[Pussy-toes of the Columbia River Gorge]

Rosy Everlasting, Rosy Pussytoes

Antennaria rosea

The photo above shows a close-up, dorsal view of the inflorescence of rosy pussytoes as photographed on the southeast side of Mt. Adams................June 11, 2005.

Characteristics:

Rosy pussytoes is an attractive mat-forming perennial with erect floral scapes arising 8-30 cm high from matted woody rootstocks. The stems and leaves are covered by a layer of whitish, soft, felt-like hairs. The leaves of the sterile basal rosettes are oblanceolate to spatulate in shape with rounded, obtuse oracute tips. These leaves measure 10-25 mm long and 2-7 mm wide, and are densely covered with whitish or grayish hairs. The leaves of the stems are narrower and often longer.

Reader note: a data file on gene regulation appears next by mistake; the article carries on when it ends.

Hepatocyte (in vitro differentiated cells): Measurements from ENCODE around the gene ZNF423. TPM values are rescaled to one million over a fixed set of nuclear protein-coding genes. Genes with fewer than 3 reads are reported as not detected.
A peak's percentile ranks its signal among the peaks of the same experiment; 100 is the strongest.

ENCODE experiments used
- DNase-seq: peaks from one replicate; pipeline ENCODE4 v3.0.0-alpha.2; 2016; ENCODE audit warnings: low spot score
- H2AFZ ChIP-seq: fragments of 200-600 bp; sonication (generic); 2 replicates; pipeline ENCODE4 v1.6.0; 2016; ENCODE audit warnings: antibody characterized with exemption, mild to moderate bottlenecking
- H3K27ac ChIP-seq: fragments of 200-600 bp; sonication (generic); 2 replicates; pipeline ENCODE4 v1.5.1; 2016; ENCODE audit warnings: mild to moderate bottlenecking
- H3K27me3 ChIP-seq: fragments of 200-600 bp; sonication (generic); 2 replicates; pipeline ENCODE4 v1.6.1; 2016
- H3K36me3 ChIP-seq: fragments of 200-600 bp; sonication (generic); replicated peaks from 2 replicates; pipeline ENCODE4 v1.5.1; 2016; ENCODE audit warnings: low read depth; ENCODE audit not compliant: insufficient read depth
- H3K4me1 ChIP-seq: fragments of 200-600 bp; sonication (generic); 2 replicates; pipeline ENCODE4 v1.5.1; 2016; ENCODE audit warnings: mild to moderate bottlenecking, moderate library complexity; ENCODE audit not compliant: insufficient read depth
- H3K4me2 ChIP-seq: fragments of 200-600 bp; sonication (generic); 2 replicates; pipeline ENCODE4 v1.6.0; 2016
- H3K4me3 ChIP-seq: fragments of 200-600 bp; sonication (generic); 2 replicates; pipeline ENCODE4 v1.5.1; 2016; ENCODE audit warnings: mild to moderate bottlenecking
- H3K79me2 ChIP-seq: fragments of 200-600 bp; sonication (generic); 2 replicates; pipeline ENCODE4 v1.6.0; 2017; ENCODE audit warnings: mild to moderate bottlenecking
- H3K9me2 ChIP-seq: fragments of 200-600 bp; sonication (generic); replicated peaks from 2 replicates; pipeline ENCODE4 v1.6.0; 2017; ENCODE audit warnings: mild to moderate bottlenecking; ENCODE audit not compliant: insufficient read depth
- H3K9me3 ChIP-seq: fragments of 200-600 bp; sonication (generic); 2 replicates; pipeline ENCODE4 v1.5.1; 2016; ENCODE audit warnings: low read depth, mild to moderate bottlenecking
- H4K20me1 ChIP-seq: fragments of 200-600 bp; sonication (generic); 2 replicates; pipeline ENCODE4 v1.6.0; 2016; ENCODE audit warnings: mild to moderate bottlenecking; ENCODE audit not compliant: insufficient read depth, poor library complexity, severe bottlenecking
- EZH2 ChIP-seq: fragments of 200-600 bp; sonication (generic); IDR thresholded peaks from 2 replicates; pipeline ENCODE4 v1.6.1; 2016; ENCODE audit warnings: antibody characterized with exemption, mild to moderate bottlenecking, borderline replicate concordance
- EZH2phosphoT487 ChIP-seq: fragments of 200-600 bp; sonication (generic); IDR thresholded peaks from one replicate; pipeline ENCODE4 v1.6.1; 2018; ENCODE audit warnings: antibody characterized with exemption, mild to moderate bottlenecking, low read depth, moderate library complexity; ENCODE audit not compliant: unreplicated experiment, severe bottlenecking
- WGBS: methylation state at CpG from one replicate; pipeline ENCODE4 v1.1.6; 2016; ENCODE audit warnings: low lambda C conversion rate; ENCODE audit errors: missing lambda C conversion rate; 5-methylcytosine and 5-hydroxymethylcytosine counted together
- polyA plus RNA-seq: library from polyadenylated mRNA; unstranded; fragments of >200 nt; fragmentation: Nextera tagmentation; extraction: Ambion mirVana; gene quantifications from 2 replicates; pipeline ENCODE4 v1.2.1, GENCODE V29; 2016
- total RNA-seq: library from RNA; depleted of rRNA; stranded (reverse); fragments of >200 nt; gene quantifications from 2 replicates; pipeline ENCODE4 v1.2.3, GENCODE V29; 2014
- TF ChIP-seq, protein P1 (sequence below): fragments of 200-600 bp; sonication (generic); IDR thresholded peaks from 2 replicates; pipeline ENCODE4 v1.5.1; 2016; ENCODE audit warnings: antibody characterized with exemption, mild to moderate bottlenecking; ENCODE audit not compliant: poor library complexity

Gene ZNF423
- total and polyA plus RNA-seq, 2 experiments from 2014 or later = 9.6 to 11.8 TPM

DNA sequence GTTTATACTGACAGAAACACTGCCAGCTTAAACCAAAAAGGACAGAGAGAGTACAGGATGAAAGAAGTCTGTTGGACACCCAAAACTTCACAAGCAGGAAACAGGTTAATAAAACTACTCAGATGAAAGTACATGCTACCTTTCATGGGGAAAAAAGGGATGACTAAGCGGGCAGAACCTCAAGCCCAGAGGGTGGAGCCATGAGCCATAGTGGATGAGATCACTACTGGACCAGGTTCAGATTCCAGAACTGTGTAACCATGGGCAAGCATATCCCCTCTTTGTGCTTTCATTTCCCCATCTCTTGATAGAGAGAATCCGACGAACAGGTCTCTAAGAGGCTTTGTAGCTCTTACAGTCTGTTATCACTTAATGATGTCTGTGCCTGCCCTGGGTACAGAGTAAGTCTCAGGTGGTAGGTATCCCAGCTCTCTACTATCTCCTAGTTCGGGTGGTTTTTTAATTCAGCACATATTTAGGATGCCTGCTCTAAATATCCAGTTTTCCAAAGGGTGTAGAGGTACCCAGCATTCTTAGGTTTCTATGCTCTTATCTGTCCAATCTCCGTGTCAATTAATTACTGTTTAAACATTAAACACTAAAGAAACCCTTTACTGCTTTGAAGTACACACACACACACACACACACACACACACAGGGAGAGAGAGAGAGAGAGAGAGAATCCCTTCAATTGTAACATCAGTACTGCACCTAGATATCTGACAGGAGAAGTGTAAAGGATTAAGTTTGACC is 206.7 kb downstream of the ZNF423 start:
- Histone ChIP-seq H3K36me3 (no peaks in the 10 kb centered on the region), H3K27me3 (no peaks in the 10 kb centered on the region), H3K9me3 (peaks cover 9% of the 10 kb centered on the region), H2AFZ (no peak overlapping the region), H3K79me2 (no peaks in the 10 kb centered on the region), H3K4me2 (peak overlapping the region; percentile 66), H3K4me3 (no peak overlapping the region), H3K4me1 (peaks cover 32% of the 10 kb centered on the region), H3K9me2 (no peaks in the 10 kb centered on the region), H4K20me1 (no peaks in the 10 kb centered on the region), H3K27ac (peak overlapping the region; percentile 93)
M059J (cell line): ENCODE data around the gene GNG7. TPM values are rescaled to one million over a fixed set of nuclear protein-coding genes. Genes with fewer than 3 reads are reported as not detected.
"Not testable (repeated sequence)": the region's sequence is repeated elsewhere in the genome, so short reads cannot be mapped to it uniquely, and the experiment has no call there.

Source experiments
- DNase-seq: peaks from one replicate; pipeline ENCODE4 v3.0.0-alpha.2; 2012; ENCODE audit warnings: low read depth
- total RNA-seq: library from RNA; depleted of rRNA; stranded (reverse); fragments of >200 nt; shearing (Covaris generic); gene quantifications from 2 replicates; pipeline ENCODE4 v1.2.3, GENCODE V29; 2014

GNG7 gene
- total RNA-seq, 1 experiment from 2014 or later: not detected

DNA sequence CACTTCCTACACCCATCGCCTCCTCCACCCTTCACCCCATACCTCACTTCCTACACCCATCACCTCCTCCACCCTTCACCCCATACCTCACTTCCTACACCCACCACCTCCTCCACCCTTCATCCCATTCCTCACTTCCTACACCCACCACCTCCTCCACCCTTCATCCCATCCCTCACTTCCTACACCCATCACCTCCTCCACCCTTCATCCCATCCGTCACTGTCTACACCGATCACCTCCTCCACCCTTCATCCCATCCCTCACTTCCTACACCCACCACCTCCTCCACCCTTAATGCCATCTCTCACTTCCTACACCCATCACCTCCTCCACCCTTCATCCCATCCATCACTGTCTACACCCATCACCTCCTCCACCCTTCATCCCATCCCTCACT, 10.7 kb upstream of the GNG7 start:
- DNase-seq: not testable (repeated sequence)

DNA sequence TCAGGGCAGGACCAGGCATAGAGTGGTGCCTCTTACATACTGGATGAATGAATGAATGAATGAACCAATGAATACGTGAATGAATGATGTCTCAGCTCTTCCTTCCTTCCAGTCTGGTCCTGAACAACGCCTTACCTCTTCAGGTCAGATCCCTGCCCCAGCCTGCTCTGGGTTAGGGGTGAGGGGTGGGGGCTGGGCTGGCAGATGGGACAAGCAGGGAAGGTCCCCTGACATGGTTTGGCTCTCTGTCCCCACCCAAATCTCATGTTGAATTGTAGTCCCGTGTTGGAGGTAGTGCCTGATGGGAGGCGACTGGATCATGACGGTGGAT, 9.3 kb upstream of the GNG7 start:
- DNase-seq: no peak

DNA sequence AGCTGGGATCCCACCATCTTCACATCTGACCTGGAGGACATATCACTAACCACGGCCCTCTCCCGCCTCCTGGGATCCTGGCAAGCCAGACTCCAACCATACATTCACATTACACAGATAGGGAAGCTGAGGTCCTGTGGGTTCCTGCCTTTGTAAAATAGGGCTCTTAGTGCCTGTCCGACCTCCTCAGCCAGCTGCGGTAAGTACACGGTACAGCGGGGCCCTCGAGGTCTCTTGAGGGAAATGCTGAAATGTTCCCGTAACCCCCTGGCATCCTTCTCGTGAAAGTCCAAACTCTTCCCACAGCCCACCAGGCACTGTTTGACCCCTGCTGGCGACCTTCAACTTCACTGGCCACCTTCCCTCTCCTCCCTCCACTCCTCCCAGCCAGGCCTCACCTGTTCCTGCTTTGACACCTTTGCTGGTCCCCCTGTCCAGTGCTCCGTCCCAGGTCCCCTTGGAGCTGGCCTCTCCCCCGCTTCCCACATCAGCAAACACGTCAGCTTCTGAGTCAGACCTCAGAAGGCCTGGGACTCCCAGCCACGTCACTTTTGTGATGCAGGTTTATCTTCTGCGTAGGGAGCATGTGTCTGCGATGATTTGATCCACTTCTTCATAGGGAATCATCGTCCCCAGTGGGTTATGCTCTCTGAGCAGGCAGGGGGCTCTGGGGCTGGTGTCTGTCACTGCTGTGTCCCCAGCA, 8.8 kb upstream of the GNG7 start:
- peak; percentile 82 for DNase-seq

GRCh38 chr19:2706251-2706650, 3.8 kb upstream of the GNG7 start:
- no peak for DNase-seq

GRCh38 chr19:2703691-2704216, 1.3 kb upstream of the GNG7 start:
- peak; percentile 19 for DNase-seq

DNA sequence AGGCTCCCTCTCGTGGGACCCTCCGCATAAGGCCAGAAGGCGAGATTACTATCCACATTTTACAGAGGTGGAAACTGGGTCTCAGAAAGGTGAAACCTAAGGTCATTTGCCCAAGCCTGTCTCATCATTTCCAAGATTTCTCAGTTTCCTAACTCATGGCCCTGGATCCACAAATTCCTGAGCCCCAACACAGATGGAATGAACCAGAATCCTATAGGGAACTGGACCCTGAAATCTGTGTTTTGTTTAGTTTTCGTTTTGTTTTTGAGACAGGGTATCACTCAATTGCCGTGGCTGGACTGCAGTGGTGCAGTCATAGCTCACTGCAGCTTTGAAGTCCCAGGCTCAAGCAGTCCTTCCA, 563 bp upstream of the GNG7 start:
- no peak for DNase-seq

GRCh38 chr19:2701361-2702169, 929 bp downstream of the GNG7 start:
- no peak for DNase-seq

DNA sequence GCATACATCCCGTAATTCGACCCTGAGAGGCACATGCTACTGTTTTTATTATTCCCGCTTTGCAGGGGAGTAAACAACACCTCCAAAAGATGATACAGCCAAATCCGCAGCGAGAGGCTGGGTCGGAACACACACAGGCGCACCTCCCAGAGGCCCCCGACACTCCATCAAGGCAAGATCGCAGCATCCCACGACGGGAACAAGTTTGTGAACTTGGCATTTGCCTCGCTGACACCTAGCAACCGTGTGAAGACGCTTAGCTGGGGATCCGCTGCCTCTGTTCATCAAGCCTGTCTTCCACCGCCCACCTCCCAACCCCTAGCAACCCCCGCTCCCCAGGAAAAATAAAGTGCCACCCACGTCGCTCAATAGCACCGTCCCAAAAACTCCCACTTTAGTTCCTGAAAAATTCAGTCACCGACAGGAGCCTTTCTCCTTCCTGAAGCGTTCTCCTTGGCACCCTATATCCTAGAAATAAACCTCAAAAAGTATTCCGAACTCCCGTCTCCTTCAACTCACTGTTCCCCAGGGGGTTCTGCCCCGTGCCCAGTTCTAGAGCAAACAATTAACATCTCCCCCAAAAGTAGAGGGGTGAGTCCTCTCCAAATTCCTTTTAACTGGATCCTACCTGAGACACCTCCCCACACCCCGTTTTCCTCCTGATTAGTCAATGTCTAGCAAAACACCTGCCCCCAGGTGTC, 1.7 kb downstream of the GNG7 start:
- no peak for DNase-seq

Several to many narrow, discoid flower heads may be found in a tight cluster atop the floral scape. The involucres are 6 mm high, woolly at the base with the outer bracts whitish to brown-tinged and the inner, uppermost bracts rose-colored or pinkish. The flowers are imperfect, with the staminate and pistillate flowers found on separate plants, although the staminate flower heads are rare.


Habitat:

Rosy pussytoes may be found on dry open places, meadows, open woods, etc. from the lowlands to 3700 m.


Range:

Rosy pussytoes are found widespread over western North America.

In the Columbia River Gorge, it is found between the elevations of 2000'-4400' between Stevenson, WA and the Klickitat River.


Note the light to dark pink involucral bracts, a key characteristic of this species.

The photo above shows the mat of basal leaves of rosy pussytoes as photographed on the southeast side of Mt. Adams................June 11, 2005.

Paul Slichter